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Mar 16 2016

Spring Cleaning pt. 1: Where to Begin?

Spring Cleaning Main

Mother Nature has finally begun to relent and release her icy grip on the Northern Hemisphere. While this is great because it means warmer weather and no more scraping ice from your car window, it also means the annual chore that we all approach with hesitation. Yes, we’re talking about Spring Cleaning.

If you own your own home, there are certain things that you should do every spring to protect the investment you have in your property. The first part of spring cleaning isn’t jumping right in with a broom. It’s about inspecting those things that might have gotten damaged over the winter. This means looking over your roof, your attic, and your basement. So let’s get started and work from top to bottom.

(Keep in mind that everything here can be done by a contractor if you choose. Licensed roofers and contractors are more than happy to do them, but with a free afternoon, you can save yourself quite a bit of money by doing it yourself. )

From the Top…

SPring Cleaning Rooftop

The first thing you want to do is take a look at your roof. That’s a little more involved than just standing in your front yard and saying, “Yep. That’s a roof.” Get your ladder out and get up there. Take a walk around (carefully, of course) and look for trouble spots. Some of the things you want to look for include:

  • Damaged flashing near chimneys and vents. Look for rust spots or cracked and missing caulk.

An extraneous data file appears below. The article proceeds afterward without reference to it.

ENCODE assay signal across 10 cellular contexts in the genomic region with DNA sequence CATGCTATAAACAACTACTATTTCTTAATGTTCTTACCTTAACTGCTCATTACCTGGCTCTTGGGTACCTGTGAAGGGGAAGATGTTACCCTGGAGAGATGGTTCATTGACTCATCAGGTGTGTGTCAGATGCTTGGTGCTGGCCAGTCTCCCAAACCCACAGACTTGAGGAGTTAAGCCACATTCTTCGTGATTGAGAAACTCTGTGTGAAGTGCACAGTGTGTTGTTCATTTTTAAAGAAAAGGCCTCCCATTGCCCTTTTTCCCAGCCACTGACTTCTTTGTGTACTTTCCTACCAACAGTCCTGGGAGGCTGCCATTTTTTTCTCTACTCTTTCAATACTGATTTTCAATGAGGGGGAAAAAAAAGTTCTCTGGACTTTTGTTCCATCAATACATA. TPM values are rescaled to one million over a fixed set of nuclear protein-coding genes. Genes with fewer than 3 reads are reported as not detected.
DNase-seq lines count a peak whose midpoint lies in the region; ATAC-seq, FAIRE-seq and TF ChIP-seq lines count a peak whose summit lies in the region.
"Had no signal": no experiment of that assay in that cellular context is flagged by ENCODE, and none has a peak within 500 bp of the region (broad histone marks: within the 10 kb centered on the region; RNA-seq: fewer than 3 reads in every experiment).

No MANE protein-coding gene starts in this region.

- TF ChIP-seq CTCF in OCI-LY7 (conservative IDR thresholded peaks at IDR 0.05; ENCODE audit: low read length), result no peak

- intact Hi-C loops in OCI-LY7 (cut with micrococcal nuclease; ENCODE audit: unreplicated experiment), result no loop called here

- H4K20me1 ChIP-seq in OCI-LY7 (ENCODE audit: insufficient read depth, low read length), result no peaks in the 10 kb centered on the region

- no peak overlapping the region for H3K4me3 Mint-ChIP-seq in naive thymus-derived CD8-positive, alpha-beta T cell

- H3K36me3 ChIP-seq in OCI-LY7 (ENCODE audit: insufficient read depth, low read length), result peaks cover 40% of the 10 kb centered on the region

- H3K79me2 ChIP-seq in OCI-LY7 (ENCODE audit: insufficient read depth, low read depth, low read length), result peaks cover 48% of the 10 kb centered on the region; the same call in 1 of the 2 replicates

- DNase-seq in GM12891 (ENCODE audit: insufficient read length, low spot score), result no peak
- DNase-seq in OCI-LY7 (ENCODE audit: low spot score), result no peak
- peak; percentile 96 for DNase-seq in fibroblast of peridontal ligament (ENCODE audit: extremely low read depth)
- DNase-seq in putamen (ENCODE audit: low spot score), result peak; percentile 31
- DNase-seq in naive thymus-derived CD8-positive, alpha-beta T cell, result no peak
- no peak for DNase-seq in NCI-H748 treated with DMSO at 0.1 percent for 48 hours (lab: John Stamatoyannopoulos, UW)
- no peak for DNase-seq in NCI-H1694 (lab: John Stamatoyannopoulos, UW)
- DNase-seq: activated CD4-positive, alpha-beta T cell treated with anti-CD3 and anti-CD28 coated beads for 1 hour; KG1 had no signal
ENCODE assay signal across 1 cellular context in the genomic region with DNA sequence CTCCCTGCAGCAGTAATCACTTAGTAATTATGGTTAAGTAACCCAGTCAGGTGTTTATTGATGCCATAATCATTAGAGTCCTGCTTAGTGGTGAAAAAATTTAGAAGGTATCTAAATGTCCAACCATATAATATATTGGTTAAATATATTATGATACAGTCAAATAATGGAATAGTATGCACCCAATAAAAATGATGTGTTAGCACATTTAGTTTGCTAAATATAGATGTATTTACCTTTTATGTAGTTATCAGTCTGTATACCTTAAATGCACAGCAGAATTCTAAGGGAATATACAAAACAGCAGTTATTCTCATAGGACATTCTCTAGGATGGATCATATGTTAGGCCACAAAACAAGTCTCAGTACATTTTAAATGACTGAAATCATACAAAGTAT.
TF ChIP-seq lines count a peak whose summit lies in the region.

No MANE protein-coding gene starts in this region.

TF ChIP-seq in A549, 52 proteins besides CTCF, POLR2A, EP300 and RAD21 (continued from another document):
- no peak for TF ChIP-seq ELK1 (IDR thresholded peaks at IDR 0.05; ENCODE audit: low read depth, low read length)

• Damaged shingles that are cracked, curling, or torn.
  • Missing shingles.
  • Moss clumps which can indicate water damage underneath the shingles. (Black stains are okay)

This is also a great time to do a brief gutter and drainspout inspection. Spring is going to bring rain and the worst time to find out your gutters are cracked is when they’re leaking all over everything.

Once you’ve taken a look at your roof, the next step in the spring inspection is to go inside and inspect the attic. Get a dust mask, a pair of goggles, a pair of leather work gloves, and a ruler. Wear long sleeves, long pants, and a good set of work boots. Your attic is going to be dusty and you’ll need to pull back insulation to do a proper inspection. When you’re up in the attic, be careful not to walk on the insulation itself. Stick to the beams to avoid crashing through your ceiling. A five foot section of a 2×8 can be lain across the beams to give additional walking space. What you’re looking for in your attic are any signs of water damage or any signs of animal infestation. Go beyond looking for water spots on the insulation. Lift the edges of some of the batts and look for streaking along the beams that would indicate that water was there. While you are up there, use the ruler to measure the thickness of your insulation. Use the instructions here to see if you should add any to keep your home insulated to the recommended values. (Adding insulation to your attic is one of the easiest ways to save money on heating and cooling bills.)